The primary ingredient, says Andrés, “is the eagerness, willingness, to make something happen where nothing else is happening.” This requires the guts to walk off an airplane, sight unseen—but also to slalom around Guatemalan currency regulations or glad-hand your way through an island whose citizens your country has probably brutally oppressed at one time or another, then charm your way into 20,000 pounds of propane.
As it happens, restaurant workers have a cache of skills less detectable to the untrained eye. At Nats Park, inventory was being handled by Andy Wooldridge, an out-of-work sommelier. “When you’re managing a fine-wine cellar, like my last restaurant, we had an inventory of around 15,000 bottles and over 600 different SKUs,” he said. “That’s just a lot of moving pieces to keep organized and know where everything is. . . . It carried over pretty easily.”
In typical Andrés fashion, World Central is gunning for bigger game. The goal is to occupy a more permanent national footprint, a mission certain to leverage its highly favored status among the country’s power set. Mook laid out this vision for me during a recent visit to World Central’s headquarters—a WeWork just off U Street. He described collaborations with “Sean” (as in Penn) and “Laurene” (as in Powell Jobs). Lately, Andrés has been speaking a lot with Jeff Bezos.
Mook had just spent the week in New York, Chicago, and the Navajo Nation, where the nonprofit recently deployed. The scale of the devastation weighed on him: In Queens, people started lining up outside the World Central site at 3 in the morning, waiting nine hours until the meals arrived. “What keeps me up at night is: How long can World Central Kitchen keep doing what it’s doing, and what happens when we can’t?” Mook asked. “If we’re their only source of food right now and we stop serving food—like, what happens?” The nonprofit had recently committed $50 million to its restaurant partnerships nationwide, $50 million it doesn’t yet have.
“Folks at FEMA, the Red Cross, the Salvation Army—these organizations. They were laughing José and me out of the room.”
This is where FEMA comes in. World Central’s biggest agenda item right now, aside from the day-to-day pandemic assistance, is helping along a federal bill called the FEED Act. The legislation would allow FEMA to adopt the nonprofit’s model nationwide—and to partner with Andrés’s organization as well as other intermediary groups, steering federal funds their way. The language recently passed the House in Nancy Pelosi’s $3-trillion Heroes Act and is awaiting its fate in Mitch McConnell’s Senate. Andrés has been working the phones, targeting about 40 members of Congress, including senators Lindsey Graham, Mark Warner, and Lamar Alexander, with whom Andrés shares an affinity for the Grainger Tomatoes from Alexander’s home state. “We’re only going to be able to do this for so long before we run out of funds,” Mook says. “We’re showing that the model works. Now what we need is the federal government to come in.”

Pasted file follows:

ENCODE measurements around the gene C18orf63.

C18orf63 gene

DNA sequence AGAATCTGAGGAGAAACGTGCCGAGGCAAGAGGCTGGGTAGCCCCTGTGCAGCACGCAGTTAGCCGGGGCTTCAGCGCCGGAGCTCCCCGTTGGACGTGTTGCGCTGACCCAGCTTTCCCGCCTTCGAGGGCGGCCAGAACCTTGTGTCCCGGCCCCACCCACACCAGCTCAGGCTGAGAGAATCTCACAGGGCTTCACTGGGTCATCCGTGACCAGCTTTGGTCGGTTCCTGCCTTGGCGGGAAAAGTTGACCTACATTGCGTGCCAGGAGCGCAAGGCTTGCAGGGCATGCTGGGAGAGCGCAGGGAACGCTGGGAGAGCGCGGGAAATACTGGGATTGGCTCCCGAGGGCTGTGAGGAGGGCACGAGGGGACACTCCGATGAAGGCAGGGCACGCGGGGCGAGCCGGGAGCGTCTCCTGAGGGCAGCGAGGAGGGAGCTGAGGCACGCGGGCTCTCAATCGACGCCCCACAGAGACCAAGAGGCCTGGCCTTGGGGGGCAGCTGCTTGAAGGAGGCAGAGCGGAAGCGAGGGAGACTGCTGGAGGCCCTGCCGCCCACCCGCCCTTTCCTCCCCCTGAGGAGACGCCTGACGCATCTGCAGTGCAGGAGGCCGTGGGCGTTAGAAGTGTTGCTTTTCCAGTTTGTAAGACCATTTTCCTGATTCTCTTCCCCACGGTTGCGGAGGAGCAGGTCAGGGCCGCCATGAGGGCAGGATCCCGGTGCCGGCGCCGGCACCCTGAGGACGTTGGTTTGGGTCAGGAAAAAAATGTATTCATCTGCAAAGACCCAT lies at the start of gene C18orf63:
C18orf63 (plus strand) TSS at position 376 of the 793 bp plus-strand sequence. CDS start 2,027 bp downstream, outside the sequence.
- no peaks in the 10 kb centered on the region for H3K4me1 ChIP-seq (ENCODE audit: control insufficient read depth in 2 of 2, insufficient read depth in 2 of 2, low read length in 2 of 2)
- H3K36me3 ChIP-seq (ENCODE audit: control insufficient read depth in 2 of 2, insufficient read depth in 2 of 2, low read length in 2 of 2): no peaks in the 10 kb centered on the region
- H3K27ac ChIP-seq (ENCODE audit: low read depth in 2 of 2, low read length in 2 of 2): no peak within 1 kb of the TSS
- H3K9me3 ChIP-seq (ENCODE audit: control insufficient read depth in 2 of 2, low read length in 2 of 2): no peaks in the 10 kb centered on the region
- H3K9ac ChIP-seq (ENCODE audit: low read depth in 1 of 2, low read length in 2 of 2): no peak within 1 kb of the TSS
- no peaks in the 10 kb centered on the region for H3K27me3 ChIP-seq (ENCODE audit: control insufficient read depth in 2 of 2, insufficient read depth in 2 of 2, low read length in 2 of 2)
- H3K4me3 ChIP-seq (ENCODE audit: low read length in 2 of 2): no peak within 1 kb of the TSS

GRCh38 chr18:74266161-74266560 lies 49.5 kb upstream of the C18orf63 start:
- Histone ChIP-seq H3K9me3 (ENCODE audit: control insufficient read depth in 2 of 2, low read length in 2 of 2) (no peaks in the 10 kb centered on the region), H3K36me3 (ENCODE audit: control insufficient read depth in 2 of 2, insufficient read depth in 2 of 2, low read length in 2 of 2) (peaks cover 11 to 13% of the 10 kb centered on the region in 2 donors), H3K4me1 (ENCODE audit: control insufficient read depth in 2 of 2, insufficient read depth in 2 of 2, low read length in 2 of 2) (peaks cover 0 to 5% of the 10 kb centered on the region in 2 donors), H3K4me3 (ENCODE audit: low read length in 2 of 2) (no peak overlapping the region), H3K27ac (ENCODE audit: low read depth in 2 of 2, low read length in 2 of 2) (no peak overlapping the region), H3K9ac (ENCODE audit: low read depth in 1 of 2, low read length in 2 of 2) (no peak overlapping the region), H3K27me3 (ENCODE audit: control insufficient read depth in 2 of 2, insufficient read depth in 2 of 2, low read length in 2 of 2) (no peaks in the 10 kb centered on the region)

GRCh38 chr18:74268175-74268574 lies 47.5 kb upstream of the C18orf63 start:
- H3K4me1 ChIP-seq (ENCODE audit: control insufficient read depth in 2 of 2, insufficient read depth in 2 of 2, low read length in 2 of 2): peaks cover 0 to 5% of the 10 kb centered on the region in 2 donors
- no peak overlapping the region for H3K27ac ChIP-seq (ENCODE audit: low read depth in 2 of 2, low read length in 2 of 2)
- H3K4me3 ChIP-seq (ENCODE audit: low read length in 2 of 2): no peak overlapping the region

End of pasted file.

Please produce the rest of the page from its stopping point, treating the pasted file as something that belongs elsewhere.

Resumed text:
There are natural questions, though, such as whether the group’s run-like-the-wind esprit can really scale. The problem, Philip Abbott, an emeritus professor at Purdue University’s Department of Agricultural Economics, explained to me, lay in whether other organizations could successfully copy World Central while trying to fulfill FEMA’s new program—a challenge, perhaps, for those that lack a megawatt celebrity. I was reminded of a story that Collis, the procurement chief, had recounted about the Bahamas, as the group raced to beat Hurricane Dorian to the island. At the last moment, an acquaintance of Andrés’s in Miami lent the team his 220-foot boat, affixed with a helipad. How likely was FEMA to stumble on a solution like that?
“That’s something that people in the whole food-security business struggle with,” says Abbott. “The challenge is: How can you find a program that doesn’t just address a few villages but addresses big populations?”
Andrés himself is grappling what his organization might look like built out further. Not even three years from its operation in Maria, it’s a lot bigger than it used to be, with 50 or so employees, but still tiny by almost any measure. “How do we make sure we don’t become what we are afraid of right now in other organizations?” he asks. He says he’d like to imagine World Central in 25 years as retaining its core characteristics: “Quicker, faster, with less money [than others] and more efficient.”
For now, as it presses its case with lawmakers, the group is once again starting small. It’s running a pilot program to show how mayors can use FEMA dollars to essentially hire World Central in their cities. The test site is Santa Clara, California, near the heart of Silicon Valley. Mook is hopeful. “I feel like there’s a new generation of nonprofits that are very different from the nonprofits of yesterday,” he says. “And I think World Central is one of them.”
This article appears in the June/July 2020 issue of Washingtonian.